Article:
THE ARIZONA DESIGNER Craftsmen exhibition, what with its quilts, pots, lamps and handmade clothing, looks more like a display in a high-end gift shop than an art show.
That comes as no surprise. After all, more than a few of the craftspeople exhibiting their wares in the big new space at Tucson/Pima Arts Council regularly sell their work to people looking to beautify their homes or themselves with hand-crafted goods. There are any number of colorful bowls, for instance, that would cheer up a dining room table. One of my favorites, Dee Cox's witty "Last Summer," encloses within its sloping stoneware walls a full-fledged picture of the artist and her animal friends happily lazing their way through a monsoon storm. I'd snap up Kim Yubeta's gorgeous blue bead necklace, "I've Got the Blues," in a minute if I had several hundred spare dollars to pay for it.
Then and Now: 35 Years of Arizona Designer Craftsmen celebrates the long life of a group founded to promote the state's craftspeople and to educate the public about the glories of craft. Though most of the works are unfortunately not dated, the pieces in the show span the organization's whole life from 1959 to the present. The mixed group of jewelers and potters and weavers and bookbinders, hailing from 20th century Arizona, are part of a tradition that stretches back to the English Arts and Crafts Movement of the late 19th century. Reacting to the shoddy mass production of the Industrial Age, the movement's proponents wanted to recreate the high-quality goods made by small-scale artisans in the days before the big factories. The idea was that sturdy functional goods for the home could be both well designed and well made, and immeasurably improved by the touch of a human hand.
The historical Arts and Crafts Movement had mixed results, as this exhibition demonstrates. It won new respect for fine crafts artists and it gave credence to the idea that clay and wood and cloth are wholly respectable art materials. But it was a failure in its efforts to bring crafts to the masses. Then, as now, they're just too expensive. Cox's handmade bowl, costly and definitely not dishwasher-safe, just can't compete on the open market with the likes of durable and inexpensive Corning Ware. Like most of the other pieces in the show, it has to be thought of as an art object worth investing in.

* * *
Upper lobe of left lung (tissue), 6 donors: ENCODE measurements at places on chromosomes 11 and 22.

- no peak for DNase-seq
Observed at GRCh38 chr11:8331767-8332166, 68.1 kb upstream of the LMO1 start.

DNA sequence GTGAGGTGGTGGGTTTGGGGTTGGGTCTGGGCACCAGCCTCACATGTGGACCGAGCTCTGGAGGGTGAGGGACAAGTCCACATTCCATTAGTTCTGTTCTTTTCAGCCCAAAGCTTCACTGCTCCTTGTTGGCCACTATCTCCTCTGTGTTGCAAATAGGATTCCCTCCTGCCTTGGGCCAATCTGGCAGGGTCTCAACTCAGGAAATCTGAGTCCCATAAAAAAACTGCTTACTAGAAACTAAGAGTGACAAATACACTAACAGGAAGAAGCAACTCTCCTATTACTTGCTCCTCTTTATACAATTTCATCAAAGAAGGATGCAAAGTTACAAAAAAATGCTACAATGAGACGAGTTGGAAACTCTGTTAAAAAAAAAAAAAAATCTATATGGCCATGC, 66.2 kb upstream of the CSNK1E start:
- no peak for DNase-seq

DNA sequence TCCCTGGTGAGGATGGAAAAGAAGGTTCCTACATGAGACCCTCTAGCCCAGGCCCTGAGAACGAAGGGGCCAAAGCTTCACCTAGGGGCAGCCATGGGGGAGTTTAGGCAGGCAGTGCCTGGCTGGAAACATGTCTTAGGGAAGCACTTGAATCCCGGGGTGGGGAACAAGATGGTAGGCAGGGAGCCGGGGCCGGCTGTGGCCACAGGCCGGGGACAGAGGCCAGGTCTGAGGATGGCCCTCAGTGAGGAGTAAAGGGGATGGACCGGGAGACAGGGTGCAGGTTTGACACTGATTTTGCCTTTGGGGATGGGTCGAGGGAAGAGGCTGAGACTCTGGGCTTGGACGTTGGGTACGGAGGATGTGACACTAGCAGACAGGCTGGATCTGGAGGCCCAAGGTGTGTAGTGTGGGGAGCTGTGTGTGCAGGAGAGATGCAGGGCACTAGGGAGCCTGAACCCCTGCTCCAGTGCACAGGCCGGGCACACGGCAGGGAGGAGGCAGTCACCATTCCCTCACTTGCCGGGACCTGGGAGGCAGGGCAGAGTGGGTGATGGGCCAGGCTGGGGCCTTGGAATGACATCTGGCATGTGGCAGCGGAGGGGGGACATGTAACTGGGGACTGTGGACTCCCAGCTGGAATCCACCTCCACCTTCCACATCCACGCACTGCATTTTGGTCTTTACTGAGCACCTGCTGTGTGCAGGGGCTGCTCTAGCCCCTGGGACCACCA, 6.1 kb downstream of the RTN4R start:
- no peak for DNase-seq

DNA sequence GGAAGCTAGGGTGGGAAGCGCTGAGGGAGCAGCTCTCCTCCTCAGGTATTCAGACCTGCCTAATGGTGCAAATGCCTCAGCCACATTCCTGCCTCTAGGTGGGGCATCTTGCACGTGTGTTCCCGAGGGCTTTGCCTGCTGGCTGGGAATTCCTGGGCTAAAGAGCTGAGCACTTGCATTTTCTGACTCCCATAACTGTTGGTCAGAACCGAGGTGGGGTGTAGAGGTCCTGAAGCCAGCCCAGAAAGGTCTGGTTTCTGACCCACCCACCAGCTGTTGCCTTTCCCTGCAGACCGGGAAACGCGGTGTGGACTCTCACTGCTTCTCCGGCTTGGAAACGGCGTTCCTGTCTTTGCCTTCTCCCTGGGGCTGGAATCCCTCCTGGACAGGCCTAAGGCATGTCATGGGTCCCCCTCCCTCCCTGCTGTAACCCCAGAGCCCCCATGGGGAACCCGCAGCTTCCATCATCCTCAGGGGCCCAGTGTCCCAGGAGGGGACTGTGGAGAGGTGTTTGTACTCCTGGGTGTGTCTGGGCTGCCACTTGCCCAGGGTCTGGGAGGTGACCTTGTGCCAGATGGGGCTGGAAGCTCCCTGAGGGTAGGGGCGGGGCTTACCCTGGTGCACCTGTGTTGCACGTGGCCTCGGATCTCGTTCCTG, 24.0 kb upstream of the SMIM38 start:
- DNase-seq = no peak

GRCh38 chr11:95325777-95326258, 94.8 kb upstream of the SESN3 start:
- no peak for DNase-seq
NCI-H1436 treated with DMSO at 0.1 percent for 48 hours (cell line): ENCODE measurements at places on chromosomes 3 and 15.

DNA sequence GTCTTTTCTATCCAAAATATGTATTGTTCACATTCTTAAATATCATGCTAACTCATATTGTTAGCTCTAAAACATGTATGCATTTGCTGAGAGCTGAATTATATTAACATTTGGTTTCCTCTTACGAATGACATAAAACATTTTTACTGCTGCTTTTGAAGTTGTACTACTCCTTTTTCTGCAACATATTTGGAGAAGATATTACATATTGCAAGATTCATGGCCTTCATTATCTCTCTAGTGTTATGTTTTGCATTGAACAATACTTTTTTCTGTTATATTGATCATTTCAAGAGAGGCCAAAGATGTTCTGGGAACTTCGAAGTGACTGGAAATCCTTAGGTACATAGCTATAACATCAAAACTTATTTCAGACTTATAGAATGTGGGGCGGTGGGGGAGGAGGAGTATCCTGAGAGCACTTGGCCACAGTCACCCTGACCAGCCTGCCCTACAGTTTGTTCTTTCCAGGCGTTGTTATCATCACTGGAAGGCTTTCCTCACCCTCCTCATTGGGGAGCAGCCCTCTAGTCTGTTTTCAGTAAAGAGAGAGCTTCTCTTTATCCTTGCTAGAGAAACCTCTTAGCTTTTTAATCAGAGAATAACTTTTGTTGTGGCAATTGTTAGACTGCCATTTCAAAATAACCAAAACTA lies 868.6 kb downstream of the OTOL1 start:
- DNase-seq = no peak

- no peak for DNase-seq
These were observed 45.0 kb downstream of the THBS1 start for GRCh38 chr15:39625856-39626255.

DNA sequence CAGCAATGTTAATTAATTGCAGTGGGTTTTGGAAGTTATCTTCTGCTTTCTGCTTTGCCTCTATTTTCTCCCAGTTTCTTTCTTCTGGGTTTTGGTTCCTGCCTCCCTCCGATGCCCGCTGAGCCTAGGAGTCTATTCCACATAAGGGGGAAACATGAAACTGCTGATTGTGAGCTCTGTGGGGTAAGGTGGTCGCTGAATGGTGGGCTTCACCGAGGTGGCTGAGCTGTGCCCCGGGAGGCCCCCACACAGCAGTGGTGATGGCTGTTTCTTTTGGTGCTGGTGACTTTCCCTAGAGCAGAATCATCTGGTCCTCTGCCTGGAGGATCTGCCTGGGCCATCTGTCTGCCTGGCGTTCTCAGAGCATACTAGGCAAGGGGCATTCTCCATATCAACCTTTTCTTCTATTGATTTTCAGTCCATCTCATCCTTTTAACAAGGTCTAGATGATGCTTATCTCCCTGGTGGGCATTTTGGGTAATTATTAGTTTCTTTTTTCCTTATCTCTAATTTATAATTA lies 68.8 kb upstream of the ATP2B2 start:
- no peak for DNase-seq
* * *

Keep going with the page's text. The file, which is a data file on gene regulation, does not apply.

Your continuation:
The high ideals of the Arts and Craft Movement also have undergone a corruption of sorts. Somewhere along the way to the marketplace, a lot of craft has degenerated into kitsch. This show has its fair share of the kind of corny craft that gives the genre a bad name. Maurice Grossman, a talented clay artist who's retired from the UA art faculty, has won many prizes for his skill with the complicated raku process. So why did he make a piece like "Shrine," a Southwestern-looking church that would be real hit in a tourist shop?
Another problem with contemporary craft is that it too often prizes materials and skill at the expense of aesthetics: too much craft, too little art. You can think of it as a case of being unable to see the art forest for all the trees of tiny stitches or careful splicing of woods or turns around the potter's wheel. Bob Hassan's "Flying Wedge" is a sculpture made of handsome wood, painstakingly fitted together into long gleaming strips meant to look like wings. Clearly Hassan is gifted with wood, but his end product just isn't interesting enough visually to justify all that hard work.
Fortunately, among the 65 artists exhibiting, some have an overriding artistic vision. Aaron Frogge's jaggedy bowl and Ruth Garrison's jazzy quilts challenge craft conventions. Weaver Barbara Brandel's two pieces of tapestry, shaped into a jacket and a dress, chart her continuing journey into the new field of art that can be both displayed and worn. Her pieces of clothing are canvases for ambiguous biographical works, given mysterious names such as "Small Checks and Balances" and "Leaves on the Porch." Rose Cabat, widow of the late Erni (he has a couple gouaches in the show), exhibits an exquisite ceramic called "Green and Blue Crystalline Feelie." This small, vivid gem, swooping round in a sensuous curve, can compete with the best of abstract sculpture.
Then and Now: 35 Years of Arizona Designer Craftsmen continues through January 20 at the Tucson/Pima Arts Council Building, 240 N. Stone Ave. Hours are 8 a.m. to 5 p.m. Monday through Friday. Admission is free. For more information call 624-0595.
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